I recently wrote an article for a forthcoming issue of Architectural Digest on the London talent Anton Alvarez, whose Thread-Wrapping Machine has captivated the design world as of late, and in it, his gallerist Libby Sellers makes the point that what’s so of the moment about his work is that he isn’t just making objects, he’s making the object that makes the objects. And it’s so true: Many of the more interesting young designers we’ve come across in the past few years have been the ones shifting their focus towards developing their own weird and wonderful production processes, like Silo Studio for instance. There’s just something about this unexpected inventiveness that captures people’s curiosity, which explains why the latest project by newcomer James Shaw — a series of homemade “guns” that spray or extrude materials into or onto furnishings — went viral on the design blogs shortly after he presented it at his RCA graduation show. In work like his, it’s about the journey, not just the destination. So Sight Unseen, right?

  7. 08.07.13
    Eye Candy
    Alice Foxen, Artist

    Alice Foxen combs the roadways collecting odds and ends (aka rubbish). In her series ‘Road Works,’ she’s created objects inspired by what she’s found, which are themselves later placed back in the street. Outside you may find one of her pieces sprouting out of a gutter, mimicking its lined and tubed shape. The forms capture the essence of ooze, crust, and gunk: Nasty, beautiful things. Foxen lives and works in London.

  8. 08.02.13
    Eye Candy
    Some Wow, Ceramics

    Some Wow are some crazy good ceramics crafted by William Edmonds (also known as one third of the Nous Vous collective). His curvaceous cups are glazed multiple times with speckles and lines in hues of greens, blues and peaches. The magic is in the stack—the vessels sit snug on top one another–or just as striking, the solo mug. Edmonds lives and works in London. Some Wow made in 2013, contact Edmonds if interested in his stellar stoneware.

  9. 07.12.13
    Eye Candy
    Studio Toogood for Phillip Lim

    Phillip Lim’s latest collection is on display as a pop up shop at Selfridges designed by the fantastic visions of Studio Toogood. Inspired by the epic poem Paradise Lost by John Milton, Studio Toogood manufactured a heavenly space for Lim to exhibit his pieces. A magnificent scene of smoky mountains and lush foliage are backdrop to the many objects and clothing that inhabit the space. A mix of greens and coppers form an earthy palette.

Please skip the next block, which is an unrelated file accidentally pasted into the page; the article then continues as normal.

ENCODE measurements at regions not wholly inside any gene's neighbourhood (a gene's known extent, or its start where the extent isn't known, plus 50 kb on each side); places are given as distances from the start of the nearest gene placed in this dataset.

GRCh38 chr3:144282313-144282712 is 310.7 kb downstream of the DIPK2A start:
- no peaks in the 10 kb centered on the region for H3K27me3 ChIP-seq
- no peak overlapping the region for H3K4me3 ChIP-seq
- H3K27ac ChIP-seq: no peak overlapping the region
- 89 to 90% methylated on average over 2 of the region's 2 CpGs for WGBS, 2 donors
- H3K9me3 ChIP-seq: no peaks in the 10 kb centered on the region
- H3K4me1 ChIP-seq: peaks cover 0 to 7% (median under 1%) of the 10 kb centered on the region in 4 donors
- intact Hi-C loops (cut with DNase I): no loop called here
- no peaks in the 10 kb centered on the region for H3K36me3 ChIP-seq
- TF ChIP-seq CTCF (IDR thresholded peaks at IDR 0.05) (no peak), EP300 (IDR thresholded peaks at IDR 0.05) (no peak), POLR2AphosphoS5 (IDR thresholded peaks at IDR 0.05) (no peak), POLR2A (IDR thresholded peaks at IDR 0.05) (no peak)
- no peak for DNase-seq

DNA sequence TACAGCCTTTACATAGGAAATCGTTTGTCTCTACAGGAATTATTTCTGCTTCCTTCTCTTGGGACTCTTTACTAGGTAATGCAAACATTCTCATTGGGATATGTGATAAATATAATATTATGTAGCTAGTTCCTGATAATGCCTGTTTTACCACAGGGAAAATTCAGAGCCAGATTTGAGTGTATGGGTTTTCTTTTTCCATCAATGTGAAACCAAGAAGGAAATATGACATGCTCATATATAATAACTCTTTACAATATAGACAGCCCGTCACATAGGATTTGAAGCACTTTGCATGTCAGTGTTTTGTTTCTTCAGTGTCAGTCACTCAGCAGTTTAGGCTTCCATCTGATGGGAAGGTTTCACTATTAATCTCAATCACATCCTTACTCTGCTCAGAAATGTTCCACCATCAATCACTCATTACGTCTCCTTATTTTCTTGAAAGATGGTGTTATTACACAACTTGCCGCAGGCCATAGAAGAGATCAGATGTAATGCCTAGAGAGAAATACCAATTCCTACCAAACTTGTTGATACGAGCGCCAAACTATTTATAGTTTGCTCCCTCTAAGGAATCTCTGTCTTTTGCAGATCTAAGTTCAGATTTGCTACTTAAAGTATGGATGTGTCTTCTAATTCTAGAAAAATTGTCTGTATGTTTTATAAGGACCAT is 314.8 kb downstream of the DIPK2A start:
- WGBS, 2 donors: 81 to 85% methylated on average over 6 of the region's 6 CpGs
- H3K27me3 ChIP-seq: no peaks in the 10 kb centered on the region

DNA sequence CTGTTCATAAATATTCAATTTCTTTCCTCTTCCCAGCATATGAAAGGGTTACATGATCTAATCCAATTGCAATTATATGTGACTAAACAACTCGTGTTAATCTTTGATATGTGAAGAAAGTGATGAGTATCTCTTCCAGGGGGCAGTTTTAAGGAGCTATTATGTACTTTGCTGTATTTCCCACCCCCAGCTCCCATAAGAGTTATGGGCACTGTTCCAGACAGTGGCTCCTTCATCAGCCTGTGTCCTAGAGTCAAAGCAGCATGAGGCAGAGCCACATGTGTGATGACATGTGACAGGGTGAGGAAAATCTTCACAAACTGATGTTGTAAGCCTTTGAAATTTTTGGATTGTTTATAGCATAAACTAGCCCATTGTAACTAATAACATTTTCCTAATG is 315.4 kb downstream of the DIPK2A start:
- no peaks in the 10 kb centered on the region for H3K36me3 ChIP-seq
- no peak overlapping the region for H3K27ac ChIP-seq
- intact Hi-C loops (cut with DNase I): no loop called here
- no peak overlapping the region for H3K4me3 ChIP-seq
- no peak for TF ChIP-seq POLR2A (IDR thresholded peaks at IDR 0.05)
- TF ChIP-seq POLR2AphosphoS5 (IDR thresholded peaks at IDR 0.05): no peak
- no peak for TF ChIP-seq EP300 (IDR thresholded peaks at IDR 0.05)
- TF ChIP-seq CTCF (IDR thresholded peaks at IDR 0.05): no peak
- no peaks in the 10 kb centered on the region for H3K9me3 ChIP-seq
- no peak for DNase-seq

10. 07.10.13
    Eye Candy
    Saskia Pomeroy, Illustrator

    Saskia Pomery’s super shapes and dott-y patterns glide freely over and under one another. Primary colors mesh swimmingly with Miami Vice like pastel hues. She recently collaborated with fashion designer Rebecca Torres to create a skintight series of bodysuits and slinky dresses in printing geometric graphics onto modern performance fabrics. Perfect fit prints. Pomery lives and works in London.

  11. 07.08.13
    Sighted
    Q+A With Hannah Waldron on Designboom

    If I was a bit late to the Hannah Waldron party, only discovering her work in May at the Here & There exhibition that Field and Various Projects put on during our Noho Design District event, it’s probably only because I have a deep, embarrassing secret that, until today, I’ve never admitted publicly: I don’t know why, but I just don’t like most contemporary illustration all that much, particularly when it’s figurative. Which means that I can sometimes throw the baby out with the bathwater, failing to notice the work I do love because I’m so busy filtering out the work I don’t. Waldron definitely falls into the former camp for me, probably because she has such an intricate, graphic style — she’s more influenced by the Bauhaus, for example, than the aesthetics of street art or cartooning. The woven Map Tapestries she exhibited at Here & There (and previously at Rossana Orlandi gallery in Milan this past April) feature long, abstract representations of her journeys from one place to another, plotting the transition in landscape between, say, Tokyo and a hot spring in Japan’s Gunma prefecture (pictured above). Check out some of Waldron’s works in this lovely Q+A, excerpted below, that ran recently on Designboom.

  12. 06.17.13
    What We Saw
    At DMY 2013